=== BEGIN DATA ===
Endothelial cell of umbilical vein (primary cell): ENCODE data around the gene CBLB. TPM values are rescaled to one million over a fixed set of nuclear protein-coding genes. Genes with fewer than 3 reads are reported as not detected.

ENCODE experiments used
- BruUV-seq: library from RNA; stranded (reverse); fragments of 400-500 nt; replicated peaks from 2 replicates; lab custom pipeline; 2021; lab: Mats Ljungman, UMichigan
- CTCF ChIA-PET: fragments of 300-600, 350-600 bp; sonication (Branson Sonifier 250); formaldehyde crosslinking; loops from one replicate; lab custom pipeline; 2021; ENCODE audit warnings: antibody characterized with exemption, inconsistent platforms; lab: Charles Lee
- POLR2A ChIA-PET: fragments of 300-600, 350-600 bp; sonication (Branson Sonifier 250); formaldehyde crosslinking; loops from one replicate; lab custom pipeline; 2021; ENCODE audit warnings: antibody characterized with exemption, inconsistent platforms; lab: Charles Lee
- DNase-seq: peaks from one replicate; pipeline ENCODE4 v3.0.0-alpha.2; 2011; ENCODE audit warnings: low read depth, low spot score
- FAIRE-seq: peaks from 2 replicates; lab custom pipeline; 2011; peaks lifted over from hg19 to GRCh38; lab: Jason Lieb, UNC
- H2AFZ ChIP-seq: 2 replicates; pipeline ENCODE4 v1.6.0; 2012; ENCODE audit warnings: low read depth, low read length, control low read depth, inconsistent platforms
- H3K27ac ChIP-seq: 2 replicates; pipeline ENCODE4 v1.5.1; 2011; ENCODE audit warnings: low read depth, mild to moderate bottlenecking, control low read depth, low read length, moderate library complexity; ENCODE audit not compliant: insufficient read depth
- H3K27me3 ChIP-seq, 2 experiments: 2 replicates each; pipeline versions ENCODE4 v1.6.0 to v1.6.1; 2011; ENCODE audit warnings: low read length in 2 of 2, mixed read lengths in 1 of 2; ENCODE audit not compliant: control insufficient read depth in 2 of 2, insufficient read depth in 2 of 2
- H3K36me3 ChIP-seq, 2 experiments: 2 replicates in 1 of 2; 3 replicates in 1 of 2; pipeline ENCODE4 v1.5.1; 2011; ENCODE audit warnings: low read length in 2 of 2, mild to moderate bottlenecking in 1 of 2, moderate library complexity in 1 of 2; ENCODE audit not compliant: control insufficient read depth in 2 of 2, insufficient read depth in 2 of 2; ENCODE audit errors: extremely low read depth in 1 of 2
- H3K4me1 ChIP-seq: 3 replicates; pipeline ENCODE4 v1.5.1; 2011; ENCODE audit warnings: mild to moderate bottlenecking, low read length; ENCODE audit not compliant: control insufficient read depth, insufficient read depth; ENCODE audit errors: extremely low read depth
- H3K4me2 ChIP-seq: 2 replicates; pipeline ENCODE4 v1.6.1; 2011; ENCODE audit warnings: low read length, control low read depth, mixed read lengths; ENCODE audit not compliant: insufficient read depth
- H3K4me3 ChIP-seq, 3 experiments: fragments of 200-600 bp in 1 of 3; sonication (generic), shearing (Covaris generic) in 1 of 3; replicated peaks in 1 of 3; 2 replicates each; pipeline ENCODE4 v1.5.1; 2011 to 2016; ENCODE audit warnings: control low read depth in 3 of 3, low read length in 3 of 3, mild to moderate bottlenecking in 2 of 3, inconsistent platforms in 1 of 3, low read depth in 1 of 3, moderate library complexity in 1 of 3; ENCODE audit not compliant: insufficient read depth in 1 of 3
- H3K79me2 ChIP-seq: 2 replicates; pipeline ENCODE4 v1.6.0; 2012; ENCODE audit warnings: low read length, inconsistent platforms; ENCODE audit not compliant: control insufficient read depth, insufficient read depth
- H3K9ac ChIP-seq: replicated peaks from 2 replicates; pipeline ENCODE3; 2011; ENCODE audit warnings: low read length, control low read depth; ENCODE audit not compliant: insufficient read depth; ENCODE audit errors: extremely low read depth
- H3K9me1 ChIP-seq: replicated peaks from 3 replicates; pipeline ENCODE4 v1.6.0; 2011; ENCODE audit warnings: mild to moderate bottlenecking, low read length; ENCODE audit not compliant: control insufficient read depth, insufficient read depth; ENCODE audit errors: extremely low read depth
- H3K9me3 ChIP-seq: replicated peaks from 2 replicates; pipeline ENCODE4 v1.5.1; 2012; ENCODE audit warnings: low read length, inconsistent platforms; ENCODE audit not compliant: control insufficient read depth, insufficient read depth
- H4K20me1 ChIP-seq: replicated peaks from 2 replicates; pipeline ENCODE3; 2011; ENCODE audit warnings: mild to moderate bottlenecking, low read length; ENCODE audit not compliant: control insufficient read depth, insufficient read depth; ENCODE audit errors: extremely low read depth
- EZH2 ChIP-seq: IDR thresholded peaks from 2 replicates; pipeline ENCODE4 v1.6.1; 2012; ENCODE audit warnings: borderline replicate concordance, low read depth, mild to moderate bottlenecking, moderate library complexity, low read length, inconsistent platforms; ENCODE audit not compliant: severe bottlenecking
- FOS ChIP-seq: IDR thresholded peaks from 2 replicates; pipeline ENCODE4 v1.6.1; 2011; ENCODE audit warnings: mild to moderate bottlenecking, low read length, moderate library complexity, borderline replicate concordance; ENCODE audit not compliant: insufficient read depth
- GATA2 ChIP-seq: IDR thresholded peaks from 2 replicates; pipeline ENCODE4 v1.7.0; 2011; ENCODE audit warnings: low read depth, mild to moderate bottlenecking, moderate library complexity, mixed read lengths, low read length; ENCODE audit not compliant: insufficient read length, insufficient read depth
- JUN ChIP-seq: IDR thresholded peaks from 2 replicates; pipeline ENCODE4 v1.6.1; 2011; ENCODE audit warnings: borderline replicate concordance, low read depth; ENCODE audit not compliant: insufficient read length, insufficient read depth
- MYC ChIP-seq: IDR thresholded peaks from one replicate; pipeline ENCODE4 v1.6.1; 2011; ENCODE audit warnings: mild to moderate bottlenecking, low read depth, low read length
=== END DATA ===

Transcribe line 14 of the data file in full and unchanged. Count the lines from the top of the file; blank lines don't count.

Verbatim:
- H3K4me3 ChIP-seq, 3 experiments: fragments of 200-600 bp in 1 of 3; sonication (generic), shearing (Covaris generic) in 1 of 3; replicated peaks in 1 of 3; 2 replicates each; pipeline ENCODE4 v1.5.1; 2011 to 2016; ENCODE audit warnings: control low read depth in 3 of 3, low read length in 3 of 3, mild to moderate bottlenecking in 2 of 3, inconsistent platforms in 1 of 3, low read depth in 1 of 3, moderate library complexity in 1 of 3; ENCODE audit not compliant: insufficient read depth in 1 of 3